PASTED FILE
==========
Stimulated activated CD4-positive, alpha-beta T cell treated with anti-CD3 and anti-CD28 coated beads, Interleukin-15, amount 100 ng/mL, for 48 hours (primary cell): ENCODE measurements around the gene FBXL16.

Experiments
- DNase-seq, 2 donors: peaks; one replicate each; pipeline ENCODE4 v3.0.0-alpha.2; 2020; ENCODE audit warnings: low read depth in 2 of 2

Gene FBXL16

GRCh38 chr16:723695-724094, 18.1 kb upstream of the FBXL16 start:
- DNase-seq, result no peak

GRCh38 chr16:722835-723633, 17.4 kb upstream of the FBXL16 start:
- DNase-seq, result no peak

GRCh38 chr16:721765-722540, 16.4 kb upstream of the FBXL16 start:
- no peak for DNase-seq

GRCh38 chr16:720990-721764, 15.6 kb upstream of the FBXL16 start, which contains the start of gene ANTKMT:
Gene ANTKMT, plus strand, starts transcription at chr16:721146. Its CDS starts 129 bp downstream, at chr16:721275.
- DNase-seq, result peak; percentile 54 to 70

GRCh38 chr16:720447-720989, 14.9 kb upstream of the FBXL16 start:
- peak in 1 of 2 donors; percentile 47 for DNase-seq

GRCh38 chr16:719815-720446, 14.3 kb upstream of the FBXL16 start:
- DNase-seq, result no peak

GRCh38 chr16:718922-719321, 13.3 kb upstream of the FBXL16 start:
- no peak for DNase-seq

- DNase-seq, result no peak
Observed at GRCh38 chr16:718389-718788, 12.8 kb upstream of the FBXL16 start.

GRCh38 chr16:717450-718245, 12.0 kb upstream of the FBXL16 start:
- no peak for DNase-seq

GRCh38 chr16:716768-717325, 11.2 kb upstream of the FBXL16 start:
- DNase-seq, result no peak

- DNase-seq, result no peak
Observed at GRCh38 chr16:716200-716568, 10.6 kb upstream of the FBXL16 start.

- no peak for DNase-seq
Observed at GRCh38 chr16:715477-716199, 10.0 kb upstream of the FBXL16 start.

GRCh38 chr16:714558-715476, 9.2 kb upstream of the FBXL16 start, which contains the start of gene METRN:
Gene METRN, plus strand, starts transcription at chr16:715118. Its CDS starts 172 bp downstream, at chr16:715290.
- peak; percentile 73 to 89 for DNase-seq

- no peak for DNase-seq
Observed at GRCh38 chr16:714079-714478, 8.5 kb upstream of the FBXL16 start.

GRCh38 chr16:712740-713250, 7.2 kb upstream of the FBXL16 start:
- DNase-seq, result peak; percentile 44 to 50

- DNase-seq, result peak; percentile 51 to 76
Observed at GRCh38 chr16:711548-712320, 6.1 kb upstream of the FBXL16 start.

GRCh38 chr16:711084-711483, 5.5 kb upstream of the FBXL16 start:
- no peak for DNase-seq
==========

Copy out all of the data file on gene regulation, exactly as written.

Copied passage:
Stimulated activated CD4-positive, alpha-beta T cell treated with anti-CD3 and anti-CD28 coated beads, Interleukin-15, amount 100 ng/mL, for 48 hours (primary cell): ENCODE measurements around the gene FBXL16.

Experiments
- DNase-seq, 2 donors: peaks; one replicate each; pipeline ENCODE4 v3.0.0-alpha.2; 2020; ENCODE audit warnings: low read depth in 2 of 2

Gene FBXL16

GRCh38 chr16:723695-724094, 18.1 kb upstream of the FBXL16 start:
- DNase-seq, result no peak

GRCh38 chr16:722835-723633, 17.4 kb upstream of the FBXL16 start:
- DNase-seq, result no peak

GRCh38 chr16:721765-722540, 16.4 kb upstream of the FBXL16 start:
- no peak for DNase-seq

GRCh38 chr16:720990-721764, 15.6 kb upstream of the FBXL16 start, which contains the start of gene ANTKMT:
Gene ANTKMT, plus strand, starts transcription at chr16:721146. Its CDS starts 129 bp downstream, at chr16:721275.
- DNase-seq, result peak; percentile 54 to 70

GRCh38 chr16:720447-720989, 14.9 kb upstream of the FBXL16 start:
- peak in 1 of 2 donors; percentile 47 for DNase-seq

GRCh38 chr16:719815-720446, 14.3 kb upstream of the FBXL16 start:
- DNase-seq, result no peak

GRCh38 chr16:718922-719321, 13.3 kb upstream of the FBXL16 start:
- no peak for DNase-seq

- DNase-seq, result no peak
Observed at GRCh38 chr16:718389-718788, 12.8 kb upstream of the FBXL16 start.

GRCh38 chr16:717450-718245, 12.0 kb upstream of the FBXL16 start:
- no peak for DNase-seq

GRCh38 chr16:716768-717325, 11.2 kb upstream of the FBXL16 start:
- DNase-seq, result no peak

- DNase-seq, result no peak
Observed at GRCh38 chr16:716200-716568, 10.6 kb upstream of the FBXL16 start.

- no peak for DNase-seq
Observed at GRCh38 chr16:715477-716199, 10.0 kb upstream of the FBXL16 start.

GRCh38 chr16:714558-715476, 9.2 kb upstream of the FBXL16 start, which contains the start of gene METRN:
Gene METRN, plus strand, starts transcription at chr16:715118. Its CDS starts 172 bp downstream, at chr16:715290.
- peak; percentile 73 to 89 for DNase-seq

- no peak for DNase-seq
Observed at GRCh38 chr16:714079-714478, 8.5 kb upstream of the FBXL16 start.

GRCh38 chr16:712740-713250, 7.2 kb upstream of the FBXL16 start:
- DNase-seq, result peak; percentile 44 to 50

- DNase-seq, result peak; percentile 51 to 76
Observed at GRCh38 chr16:711548-712320, 6.1 kb upstream of the FBXL16 start.

GRCh38 chr16:711084-711483, 5.5 kb upstream of the FBXL16 start:
- no peak for DNase-seq